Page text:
Amazon, Microsoft, and Expedia represent only a slice of the tech companies that call Washington home. Yet, our companies frequently recruit talented individuals from elsewhere to fill their needs. In fact, Washington State imports more individuals with bachelor degrees or higher than any other state.
At January’s Washington Education Innovation Forum, Professor Ed Lazowska discussed how Washington’s primary and secondary schools are doing little to give students skills related to the jobs that are being created in their backyard, potential consequences if we do not change course, and how we might best expose our youth to STEM skills that are increasingly shaping our region’s economy and identity.
About Dr. Lazowska
Ed Lazowska holds the Bill & Melinda Gates Chair in Computer Science & Engineering at the University of Washington. He also serves as the Founding Director of the University of Washington eScience Institute, and was the Founding Chair of the Computing Community Consortium.
Lazowska received his BA from Brown University in 1972 and his PhD from the University of Toronto in 1977, when he joined the University of Washington faculty.
Lazowska’s research and teaching concern the design, implementation, and analysis of high performance computing and communication systems, and, more recently, the techniques and technologies of data-intensive science.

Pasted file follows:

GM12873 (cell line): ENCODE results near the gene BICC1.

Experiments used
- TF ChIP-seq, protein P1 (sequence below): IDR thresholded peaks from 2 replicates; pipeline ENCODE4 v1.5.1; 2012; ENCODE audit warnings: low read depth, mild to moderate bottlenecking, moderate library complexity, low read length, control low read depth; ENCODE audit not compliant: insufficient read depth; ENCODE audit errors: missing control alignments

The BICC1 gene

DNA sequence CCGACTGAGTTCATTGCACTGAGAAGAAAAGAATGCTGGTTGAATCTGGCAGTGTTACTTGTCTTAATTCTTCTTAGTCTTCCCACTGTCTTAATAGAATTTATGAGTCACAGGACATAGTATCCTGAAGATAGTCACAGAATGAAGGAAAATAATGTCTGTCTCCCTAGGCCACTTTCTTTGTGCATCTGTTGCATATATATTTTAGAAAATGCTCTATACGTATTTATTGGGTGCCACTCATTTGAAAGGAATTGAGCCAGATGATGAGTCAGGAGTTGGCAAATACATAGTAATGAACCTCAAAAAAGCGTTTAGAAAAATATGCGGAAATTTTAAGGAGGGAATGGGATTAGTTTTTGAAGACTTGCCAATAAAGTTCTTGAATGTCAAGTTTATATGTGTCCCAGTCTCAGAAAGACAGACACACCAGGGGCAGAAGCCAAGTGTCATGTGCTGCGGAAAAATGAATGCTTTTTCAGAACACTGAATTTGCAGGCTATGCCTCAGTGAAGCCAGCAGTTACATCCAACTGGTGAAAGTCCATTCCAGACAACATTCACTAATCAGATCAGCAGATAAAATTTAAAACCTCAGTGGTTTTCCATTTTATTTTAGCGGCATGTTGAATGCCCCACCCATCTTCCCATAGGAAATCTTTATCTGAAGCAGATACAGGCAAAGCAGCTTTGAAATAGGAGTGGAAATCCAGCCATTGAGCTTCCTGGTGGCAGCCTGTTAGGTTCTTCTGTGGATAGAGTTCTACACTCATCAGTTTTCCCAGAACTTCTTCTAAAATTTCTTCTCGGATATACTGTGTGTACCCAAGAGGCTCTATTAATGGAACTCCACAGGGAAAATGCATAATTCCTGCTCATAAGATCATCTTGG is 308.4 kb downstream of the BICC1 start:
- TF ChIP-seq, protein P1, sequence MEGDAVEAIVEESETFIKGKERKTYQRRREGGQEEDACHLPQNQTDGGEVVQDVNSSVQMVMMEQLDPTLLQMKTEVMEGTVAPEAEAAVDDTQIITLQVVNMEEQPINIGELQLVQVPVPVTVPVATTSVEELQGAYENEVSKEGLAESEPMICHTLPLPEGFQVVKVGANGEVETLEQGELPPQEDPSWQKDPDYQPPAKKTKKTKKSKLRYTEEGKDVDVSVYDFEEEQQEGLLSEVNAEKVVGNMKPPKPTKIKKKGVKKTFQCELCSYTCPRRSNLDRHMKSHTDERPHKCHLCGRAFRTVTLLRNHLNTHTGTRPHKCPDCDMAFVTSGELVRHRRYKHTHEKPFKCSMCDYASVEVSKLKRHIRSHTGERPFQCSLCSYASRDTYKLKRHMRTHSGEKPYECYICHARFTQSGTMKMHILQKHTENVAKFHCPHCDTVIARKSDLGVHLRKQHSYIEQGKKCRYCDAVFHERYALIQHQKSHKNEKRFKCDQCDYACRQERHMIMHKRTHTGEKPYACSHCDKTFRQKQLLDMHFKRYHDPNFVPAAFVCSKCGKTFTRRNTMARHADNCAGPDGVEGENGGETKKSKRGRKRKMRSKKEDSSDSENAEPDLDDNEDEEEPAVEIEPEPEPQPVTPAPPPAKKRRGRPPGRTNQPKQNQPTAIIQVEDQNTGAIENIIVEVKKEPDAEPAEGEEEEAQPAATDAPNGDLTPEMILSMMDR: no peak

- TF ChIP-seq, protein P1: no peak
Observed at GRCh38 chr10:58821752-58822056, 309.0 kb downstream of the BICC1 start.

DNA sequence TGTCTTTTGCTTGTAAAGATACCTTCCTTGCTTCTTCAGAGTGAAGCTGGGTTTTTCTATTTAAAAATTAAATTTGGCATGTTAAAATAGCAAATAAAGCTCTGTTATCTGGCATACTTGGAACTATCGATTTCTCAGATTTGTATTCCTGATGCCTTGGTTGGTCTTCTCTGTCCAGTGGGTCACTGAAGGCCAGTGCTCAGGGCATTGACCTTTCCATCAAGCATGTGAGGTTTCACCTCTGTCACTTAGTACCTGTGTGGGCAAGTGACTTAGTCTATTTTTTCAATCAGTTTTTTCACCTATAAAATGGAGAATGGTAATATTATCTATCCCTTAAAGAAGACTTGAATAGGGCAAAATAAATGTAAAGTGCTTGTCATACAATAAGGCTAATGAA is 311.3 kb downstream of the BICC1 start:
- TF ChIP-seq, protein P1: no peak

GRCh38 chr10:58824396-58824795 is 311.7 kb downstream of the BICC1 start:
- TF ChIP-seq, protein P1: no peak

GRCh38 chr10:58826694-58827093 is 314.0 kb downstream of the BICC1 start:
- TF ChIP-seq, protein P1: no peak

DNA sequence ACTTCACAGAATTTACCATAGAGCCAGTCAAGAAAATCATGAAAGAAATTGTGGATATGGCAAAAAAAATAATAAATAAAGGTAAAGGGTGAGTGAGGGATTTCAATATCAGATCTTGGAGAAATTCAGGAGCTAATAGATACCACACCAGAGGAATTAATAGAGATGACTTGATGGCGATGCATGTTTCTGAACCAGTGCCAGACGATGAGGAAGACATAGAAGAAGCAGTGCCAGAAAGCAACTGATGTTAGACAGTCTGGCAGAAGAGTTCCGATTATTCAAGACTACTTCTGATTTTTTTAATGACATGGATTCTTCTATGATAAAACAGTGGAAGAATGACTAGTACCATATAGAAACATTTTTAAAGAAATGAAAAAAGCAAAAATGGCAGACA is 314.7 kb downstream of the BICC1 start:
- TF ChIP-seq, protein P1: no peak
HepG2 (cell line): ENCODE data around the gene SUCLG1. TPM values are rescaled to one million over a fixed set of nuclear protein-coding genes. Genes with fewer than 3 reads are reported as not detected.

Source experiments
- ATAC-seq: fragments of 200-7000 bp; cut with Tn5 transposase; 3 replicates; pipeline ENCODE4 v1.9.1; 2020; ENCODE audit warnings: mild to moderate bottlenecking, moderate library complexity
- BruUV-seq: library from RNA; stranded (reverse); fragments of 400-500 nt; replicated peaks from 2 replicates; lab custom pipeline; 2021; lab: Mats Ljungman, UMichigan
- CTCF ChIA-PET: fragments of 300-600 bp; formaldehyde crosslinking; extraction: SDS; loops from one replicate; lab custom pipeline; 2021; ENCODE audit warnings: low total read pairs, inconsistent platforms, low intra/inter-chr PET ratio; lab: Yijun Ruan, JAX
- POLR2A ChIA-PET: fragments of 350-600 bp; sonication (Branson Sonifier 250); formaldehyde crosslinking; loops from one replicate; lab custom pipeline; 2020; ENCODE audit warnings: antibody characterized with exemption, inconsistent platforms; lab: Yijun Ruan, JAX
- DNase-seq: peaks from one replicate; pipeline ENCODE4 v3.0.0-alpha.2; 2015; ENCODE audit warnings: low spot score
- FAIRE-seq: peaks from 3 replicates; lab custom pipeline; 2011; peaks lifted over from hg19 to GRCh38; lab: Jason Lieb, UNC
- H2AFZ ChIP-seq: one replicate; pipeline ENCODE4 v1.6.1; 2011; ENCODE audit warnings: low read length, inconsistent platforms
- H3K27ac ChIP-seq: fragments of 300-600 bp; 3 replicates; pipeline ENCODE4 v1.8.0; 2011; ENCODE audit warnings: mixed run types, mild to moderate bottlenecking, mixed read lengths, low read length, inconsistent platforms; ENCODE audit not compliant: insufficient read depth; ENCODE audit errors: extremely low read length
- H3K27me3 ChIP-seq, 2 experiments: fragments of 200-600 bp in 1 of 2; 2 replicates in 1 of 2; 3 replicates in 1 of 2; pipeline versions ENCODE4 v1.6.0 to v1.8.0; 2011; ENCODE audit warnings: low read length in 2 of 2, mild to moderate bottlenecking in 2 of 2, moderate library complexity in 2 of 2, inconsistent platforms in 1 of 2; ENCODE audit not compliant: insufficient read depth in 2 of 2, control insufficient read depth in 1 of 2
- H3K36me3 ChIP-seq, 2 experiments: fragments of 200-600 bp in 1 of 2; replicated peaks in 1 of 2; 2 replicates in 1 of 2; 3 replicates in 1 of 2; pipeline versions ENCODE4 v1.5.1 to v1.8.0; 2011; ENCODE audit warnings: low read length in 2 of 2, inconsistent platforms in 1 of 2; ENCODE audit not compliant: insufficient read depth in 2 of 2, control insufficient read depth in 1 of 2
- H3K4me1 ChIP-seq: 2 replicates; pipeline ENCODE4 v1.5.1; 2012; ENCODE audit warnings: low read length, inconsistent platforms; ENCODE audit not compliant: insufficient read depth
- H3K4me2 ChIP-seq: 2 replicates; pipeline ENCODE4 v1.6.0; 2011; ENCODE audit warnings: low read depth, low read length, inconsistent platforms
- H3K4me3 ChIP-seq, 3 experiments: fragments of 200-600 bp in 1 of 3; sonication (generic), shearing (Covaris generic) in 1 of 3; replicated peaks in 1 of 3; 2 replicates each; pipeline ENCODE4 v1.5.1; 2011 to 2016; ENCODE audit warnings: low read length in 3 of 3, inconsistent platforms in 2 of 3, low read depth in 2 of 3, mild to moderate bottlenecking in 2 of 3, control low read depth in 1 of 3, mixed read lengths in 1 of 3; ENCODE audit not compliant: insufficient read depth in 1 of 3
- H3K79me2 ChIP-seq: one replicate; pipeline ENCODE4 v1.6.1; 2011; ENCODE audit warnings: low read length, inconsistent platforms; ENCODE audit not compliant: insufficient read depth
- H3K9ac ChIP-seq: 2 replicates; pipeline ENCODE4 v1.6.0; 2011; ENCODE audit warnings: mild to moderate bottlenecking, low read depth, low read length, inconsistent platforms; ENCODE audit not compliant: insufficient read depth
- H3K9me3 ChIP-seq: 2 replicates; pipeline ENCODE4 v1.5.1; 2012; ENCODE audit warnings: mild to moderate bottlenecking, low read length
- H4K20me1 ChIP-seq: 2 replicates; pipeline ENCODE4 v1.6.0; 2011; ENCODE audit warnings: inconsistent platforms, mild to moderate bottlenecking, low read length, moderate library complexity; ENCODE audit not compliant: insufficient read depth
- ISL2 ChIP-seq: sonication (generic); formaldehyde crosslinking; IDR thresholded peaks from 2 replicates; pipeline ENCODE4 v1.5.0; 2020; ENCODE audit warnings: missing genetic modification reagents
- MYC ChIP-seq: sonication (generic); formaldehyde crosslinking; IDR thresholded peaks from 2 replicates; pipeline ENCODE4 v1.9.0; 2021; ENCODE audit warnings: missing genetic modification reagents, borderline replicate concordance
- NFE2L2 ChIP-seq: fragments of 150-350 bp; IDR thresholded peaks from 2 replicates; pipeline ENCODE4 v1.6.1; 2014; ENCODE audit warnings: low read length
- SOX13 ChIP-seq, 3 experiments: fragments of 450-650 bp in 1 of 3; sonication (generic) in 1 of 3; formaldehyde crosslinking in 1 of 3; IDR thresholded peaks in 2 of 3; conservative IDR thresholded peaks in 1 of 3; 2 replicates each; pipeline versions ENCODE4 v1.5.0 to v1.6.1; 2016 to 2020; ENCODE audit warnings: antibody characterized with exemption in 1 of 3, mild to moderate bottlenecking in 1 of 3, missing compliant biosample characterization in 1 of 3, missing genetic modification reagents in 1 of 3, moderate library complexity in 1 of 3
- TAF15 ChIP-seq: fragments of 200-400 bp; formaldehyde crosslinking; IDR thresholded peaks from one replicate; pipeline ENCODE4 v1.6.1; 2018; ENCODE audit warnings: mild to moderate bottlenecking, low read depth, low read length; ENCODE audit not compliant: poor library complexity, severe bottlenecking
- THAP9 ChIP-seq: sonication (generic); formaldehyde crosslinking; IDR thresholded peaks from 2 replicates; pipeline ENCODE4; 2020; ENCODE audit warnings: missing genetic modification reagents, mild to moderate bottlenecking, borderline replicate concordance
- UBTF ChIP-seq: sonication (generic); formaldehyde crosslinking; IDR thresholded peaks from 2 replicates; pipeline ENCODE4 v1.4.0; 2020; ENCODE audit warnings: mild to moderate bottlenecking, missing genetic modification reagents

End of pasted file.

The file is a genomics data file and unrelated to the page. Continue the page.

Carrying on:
Two Tales of Two Washingtons
There are two tales of two Washingtons, according to Professor Ed Lazowska. The technology sector in Washington State has changed dramatically in the past 30 years, and with the rise of innovative companies has come the development of a workforce culture that attracts others into the state. Although creativity and innovation are in abundance here, our state has failed to capitalize on building a strong STEM education infrastructure. This failure has resulted in two Washingtons: the Washington of those who move here from outside the state, and the Washington of those who are born and raised here.
In order to prepare Washington students for Washington jobs, our state needs a more aggressive innovation strategy. Professor Lazowska noted that the current education system is appropriate for the economy of 40 years ago and is doing very little to equip our students for the intellectual economy we operate in today. Implementing STEM education programs at scale in schools across the state is seen by Lazowska as a step in preparing our kids for the future economy. In order to draw from more talent within the state, children need to be proficient in skills such as computational thinking, especially considering that computer science talent is in incredibly high demand.
Once Professor Lazowska identified the lack of a coherent STEM plan within the state, several questions arose: How does Washington move forward with implementing STEM programs at scale? What will these STEM programs look like? Further, how do we build up post-secondary institutional capacity so that it can support an influx of talent from within state schools? All of these questions and more were the focus of forum discussion, as participants identified the complexities of the problem here in Washington State. From all the discussion, at least one thing seems certain: with such difficult questions, there are no easy answers.